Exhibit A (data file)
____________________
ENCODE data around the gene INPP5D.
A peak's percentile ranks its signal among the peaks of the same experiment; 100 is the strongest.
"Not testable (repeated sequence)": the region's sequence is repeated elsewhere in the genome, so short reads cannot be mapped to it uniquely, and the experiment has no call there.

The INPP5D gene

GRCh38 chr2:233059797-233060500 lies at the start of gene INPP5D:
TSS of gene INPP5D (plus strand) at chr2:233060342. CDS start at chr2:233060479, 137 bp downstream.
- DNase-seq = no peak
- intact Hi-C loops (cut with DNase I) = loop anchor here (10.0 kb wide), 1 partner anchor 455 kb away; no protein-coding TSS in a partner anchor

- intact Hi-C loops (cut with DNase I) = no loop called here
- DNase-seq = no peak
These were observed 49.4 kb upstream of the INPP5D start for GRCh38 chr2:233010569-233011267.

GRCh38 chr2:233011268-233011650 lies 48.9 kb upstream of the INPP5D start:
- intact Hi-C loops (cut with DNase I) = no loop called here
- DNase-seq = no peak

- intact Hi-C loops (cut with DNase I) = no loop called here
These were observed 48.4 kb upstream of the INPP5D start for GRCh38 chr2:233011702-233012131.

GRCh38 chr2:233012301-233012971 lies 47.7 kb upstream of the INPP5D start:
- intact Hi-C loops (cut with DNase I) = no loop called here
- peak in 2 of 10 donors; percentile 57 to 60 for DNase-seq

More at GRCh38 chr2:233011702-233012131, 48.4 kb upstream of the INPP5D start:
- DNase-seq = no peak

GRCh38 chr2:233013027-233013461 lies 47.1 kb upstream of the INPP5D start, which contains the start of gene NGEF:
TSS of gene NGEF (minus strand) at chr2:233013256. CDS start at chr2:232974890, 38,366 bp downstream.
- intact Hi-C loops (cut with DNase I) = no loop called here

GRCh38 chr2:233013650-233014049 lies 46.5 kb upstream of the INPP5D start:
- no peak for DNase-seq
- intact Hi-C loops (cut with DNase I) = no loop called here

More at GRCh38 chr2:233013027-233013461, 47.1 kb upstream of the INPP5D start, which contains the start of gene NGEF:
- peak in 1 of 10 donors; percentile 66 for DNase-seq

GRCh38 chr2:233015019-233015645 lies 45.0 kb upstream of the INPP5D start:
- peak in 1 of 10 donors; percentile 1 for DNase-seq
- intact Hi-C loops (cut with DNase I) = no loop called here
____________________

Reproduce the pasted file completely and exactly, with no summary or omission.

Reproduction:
ENCODE data around the gene INPP5D.
A peak's percentile ranks its signal among the peaks of the same experiment; 100 is the strongest.
"Not testable (repeated sequence)": the region's sequence is repeated elsewhere in the genome, so short reads cannot be mapped to it uniquely, and the experiment has no call there.

The INPP5D gene

GRCh38 chr2:233059797-233060500 lies at the start of gene INPP5D:
TSS of gene INPP5D (plus strand) at chr2:233060342. CDS start at chr2:233060479, 137 bp downstream.
- DNase-seq = no peak
- intact Hi-C loops (cut with DNase I) = loop anchor here (10.0 kb wide), 1 partner anchor 455 kb away; no protein-coding TSS in a partner anchor

- intact Hi-C loops (cut with DNase I) = no loop called here
- DNase-seq = no peak
These were observed 49.4 kb upstream of the INPP5D start for GRCh38 chr2:233010569-233011267.

GRCh38 chr2:233011268-233011650 lies 48.9 kb upstream of the INPP5D start:
- intact Hi-C loops (cut with DNase I) = no loop called here
- DNase-seq = no peak

- intact Hi-C loops (cut with DNase I) = no loop called here
These were observed 48.4 kb upstream of the INPP5D start for GRCh38 chr2:233011702-233012131.

GRCh38 chr2:233012301-233012971 lies 47.7 kb upstream of the INPP5D start:
- intact Hi-C loops (cut with DNase I) = no loop called here
- peak in 2 of 10 donors; percentile 57 to 60 for DNase-seq

More at GRCh38 chr2:233011702-233012131, 48.4 kb upstream of the INPP5D start:
- DNase-seq = no peak

GRCh38 chr2:233013027-233013461 lies 47.1 kb upstream of the INPP5D start, which contains the start of gene NGEF:
TSS of gene NGEF (minus strand) at chr2:233013256. CDS start at chr2:232974890, 38,366 bp downstream.
- intact Hi-C loops (cut with DNase I) = no loop called here

GRCh38 chr2:233013650-233014049 lies 46.5 kb upstream of the INPP5D start:
- no peak for DNase-seq
- intact Hi-C loops (cut with DNase I) = no loop called here

More at GRCh38 chr2:233013027-233013461, 47.1 kb upstream of the INPP5D start, which contains the start of gene NGEF:
- peak in 1 of 10 donors; percentile 66 for DNase-seq

GRCh38 chr2:233015019-233015645 lies 45.0 kb upstream of the INPP5D start:
- peak in 1 of 10 donors; percentile 1 for DNase-seq
- intact Hi-C loops (cut with DNase I) = no loop called here